The flip-side is that they also have a chance to get blown out of the water by teams playing for real stakes while the Lakers are trying to play spoiler. Because as dangerous as the Lakers can be (again, ask Phoenix) they also have the ability to be awful. If the threes aren’t falling and their defensive intensity is what it’s been since the all-star break, any game can get away from them quickly.

This is especially true against this Portland team. For the season the Blazers are 6th in offensive efficiency, scoring 108.2 points per 100 possessions. They have shooters at every position and do  wonderful job of working through and off LaMarcus Aldridge to generate offense. They are wonderful at moving the ball and taking advantage of defenses that don’t rotate consistently or who over-pursue the ball in the hopes of making the hero defensive play. In other words, the things they do well on O are the things the Lakers struggle to contain. Again, this has the chance to get out of hand quickly.

Of course, the Lakers always have a chance. If they get hot from deep or if the Blazers lay an egg, this game can be close throughout. If the Lakers show some discipline and hunt good shots more than just let it fly, they can test a Blazers’ D that isn’t nearly as impressive as their offense. If they can get Lopez or Aldridge in foul trouble early they can work against big men who do not pose the same deterrent defensively and will have a chance to put up points. We have seen the Lakers do this to the Blazers before so any outcome would not surprise me.

That said, don’t get your hopes up. When it comes to this time of the year, I think the motivation to stay in or better your playoff odds always trumps playing for the chance to knock a team out. And when measuring the talent levels of both teams, things definitely favor the Blazers.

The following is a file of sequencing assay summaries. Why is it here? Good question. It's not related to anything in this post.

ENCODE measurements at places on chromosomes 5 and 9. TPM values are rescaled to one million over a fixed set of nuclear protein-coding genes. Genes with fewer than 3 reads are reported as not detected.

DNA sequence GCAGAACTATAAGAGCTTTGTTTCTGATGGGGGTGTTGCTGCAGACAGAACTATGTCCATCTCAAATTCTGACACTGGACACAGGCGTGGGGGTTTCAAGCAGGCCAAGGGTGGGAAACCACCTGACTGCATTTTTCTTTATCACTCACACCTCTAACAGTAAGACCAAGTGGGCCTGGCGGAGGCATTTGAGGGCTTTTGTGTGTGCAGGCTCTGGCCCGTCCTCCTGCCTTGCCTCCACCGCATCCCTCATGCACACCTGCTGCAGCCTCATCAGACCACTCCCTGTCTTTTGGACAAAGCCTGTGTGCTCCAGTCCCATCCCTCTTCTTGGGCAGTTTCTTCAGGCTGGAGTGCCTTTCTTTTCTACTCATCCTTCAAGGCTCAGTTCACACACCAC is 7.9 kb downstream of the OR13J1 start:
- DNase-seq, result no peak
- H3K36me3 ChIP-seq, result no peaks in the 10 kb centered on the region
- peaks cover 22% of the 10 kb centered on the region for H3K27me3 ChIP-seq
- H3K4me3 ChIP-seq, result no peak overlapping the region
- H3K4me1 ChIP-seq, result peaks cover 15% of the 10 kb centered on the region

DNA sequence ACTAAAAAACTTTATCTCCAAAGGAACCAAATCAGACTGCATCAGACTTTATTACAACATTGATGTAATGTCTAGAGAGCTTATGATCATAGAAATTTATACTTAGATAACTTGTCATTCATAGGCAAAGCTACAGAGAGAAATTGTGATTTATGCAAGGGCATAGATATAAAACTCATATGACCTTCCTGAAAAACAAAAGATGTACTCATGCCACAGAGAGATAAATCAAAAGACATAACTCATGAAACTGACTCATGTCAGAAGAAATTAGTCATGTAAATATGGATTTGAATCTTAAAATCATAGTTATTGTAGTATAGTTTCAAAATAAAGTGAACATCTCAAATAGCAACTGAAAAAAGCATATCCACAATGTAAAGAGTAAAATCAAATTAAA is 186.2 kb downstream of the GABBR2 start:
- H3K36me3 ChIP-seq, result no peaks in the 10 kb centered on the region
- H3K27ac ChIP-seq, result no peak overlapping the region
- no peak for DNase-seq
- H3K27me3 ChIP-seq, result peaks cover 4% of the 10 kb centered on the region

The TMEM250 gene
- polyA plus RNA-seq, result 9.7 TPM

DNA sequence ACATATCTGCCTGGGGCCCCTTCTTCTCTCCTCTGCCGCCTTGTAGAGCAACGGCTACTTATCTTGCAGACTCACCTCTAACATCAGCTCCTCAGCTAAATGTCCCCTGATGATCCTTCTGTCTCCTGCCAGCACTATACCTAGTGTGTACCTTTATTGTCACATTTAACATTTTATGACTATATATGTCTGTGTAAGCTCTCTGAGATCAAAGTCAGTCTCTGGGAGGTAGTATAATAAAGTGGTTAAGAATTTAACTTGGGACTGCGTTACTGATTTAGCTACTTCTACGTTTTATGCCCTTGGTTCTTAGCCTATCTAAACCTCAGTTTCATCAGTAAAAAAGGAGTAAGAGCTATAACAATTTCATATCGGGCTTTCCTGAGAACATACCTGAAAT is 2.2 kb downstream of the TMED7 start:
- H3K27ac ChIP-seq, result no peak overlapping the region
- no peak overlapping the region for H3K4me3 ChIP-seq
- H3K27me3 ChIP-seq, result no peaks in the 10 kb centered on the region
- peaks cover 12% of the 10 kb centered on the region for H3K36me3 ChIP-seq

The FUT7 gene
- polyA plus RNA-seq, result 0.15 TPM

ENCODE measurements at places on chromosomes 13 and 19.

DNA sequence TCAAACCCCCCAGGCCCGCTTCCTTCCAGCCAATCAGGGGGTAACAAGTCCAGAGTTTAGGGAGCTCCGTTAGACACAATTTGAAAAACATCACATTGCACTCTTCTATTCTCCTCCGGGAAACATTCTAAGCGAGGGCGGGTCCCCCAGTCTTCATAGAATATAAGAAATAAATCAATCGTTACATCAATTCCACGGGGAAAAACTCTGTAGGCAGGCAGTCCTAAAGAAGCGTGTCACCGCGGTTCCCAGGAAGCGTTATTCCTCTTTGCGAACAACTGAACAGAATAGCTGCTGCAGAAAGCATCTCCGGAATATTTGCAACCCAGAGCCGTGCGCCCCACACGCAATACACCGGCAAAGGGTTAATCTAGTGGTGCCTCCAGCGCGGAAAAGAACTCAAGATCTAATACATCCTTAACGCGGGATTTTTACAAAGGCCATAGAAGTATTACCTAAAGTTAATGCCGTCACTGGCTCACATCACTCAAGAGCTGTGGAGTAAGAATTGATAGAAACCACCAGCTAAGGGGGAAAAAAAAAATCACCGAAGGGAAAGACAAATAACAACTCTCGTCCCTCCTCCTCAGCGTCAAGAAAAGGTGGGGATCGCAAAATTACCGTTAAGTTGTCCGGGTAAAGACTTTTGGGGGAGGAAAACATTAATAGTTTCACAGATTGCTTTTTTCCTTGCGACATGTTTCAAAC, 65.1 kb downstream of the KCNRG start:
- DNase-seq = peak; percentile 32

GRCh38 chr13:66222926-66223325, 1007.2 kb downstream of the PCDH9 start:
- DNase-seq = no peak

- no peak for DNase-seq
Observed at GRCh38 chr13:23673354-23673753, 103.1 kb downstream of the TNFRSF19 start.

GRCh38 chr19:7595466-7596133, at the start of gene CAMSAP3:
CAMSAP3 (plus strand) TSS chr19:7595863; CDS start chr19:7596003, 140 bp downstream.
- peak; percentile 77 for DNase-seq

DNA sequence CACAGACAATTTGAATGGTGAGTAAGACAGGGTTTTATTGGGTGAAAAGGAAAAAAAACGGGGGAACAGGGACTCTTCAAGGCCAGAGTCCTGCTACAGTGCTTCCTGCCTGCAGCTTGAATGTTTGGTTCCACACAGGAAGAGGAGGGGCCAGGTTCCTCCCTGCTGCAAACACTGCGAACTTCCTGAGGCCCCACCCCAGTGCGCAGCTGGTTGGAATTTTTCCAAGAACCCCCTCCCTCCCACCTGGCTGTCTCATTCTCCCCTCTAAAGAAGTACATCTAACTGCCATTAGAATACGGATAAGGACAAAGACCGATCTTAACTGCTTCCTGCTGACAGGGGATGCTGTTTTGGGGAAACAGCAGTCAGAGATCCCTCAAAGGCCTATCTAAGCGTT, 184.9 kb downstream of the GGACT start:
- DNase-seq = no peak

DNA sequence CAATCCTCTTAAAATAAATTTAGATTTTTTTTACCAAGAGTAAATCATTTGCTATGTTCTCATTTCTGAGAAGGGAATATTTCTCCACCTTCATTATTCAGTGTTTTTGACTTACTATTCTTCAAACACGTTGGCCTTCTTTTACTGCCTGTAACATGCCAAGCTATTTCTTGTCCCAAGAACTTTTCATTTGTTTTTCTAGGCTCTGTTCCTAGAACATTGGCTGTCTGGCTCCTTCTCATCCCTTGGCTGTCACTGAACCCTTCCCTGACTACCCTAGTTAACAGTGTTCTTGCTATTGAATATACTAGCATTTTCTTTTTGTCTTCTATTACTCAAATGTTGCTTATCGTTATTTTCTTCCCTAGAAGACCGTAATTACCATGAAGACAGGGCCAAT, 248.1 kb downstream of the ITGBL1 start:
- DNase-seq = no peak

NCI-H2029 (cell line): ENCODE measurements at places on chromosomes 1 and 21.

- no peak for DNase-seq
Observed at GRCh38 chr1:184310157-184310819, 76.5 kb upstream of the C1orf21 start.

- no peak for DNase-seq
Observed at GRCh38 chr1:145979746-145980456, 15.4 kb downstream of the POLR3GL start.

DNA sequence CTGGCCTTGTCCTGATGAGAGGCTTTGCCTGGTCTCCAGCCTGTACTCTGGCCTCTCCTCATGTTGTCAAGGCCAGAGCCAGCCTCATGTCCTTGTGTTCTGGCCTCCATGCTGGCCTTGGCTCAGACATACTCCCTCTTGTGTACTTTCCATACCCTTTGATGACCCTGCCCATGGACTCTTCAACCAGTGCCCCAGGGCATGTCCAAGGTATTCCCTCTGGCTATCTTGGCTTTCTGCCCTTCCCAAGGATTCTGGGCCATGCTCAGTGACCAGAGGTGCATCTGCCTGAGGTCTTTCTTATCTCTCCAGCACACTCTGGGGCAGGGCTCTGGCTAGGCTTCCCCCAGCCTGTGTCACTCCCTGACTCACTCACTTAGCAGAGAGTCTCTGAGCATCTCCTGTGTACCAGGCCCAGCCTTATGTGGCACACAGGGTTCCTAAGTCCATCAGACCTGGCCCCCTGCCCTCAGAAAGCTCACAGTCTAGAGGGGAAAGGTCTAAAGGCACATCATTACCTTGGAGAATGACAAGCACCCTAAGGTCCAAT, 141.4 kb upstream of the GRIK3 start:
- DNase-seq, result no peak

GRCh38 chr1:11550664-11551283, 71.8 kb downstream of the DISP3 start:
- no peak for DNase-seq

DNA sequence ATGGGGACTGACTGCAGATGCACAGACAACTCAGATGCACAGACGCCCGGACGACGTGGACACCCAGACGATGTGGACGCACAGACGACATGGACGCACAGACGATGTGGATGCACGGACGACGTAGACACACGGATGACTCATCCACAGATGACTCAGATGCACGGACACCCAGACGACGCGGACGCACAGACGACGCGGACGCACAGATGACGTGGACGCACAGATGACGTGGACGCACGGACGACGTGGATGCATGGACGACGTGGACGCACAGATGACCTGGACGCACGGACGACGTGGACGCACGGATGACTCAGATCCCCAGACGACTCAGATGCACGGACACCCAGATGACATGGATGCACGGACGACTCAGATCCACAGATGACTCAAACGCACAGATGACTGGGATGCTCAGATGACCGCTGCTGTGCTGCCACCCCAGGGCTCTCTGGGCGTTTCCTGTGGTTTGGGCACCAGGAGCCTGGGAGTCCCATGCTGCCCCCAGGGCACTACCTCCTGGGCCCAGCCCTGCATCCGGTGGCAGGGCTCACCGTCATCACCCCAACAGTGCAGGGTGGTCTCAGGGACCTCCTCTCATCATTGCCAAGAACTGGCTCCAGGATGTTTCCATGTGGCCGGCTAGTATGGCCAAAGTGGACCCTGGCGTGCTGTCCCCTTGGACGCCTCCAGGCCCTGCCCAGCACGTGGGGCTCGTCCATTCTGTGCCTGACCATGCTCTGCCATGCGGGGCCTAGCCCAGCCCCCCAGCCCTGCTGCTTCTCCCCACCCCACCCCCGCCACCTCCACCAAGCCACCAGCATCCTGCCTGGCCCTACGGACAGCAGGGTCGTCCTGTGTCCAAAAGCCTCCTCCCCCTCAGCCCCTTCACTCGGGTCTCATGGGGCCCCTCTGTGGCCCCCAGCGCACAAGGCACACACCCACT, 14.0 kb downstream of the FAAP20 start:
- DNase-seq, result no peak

Where you can watch: 7:30pm start time on TWC Sportsnet. Also listen at ESPN Radio 710AM.

The Lakers are back from their two game mini road trip with two losses in hand, each game building on the frustration felt all season. It’s like losing to the lowly Bucks wasn’t enough so the team went into Minnesota the next night and lost by 36, giving up 143 points (in regulation!) in the process. I’d say this little stretch would be considered rock bottom, but who am I kidding the Lakers have had too many moments that qualify for any single one to stand out.

There are only 10 games left in the season, however, so the suffering is almost over. Soon there won’t  be any more bad losses to stew over (or, if you’re that guy, to root for). And while I fully anticipate there being a few more good moments to cheer for over the this final 20 days of the campaign, I must admit I am relishing this year coming to a close like no other I can really remember. As a Lakers’ fan, normally the end of the year is either an extreme celebration or major disappointment. The stakes the team typically plays at demands the emotional investment that creates this environment. This season, however, there is none of that.

I suppose it will all be over soon enough.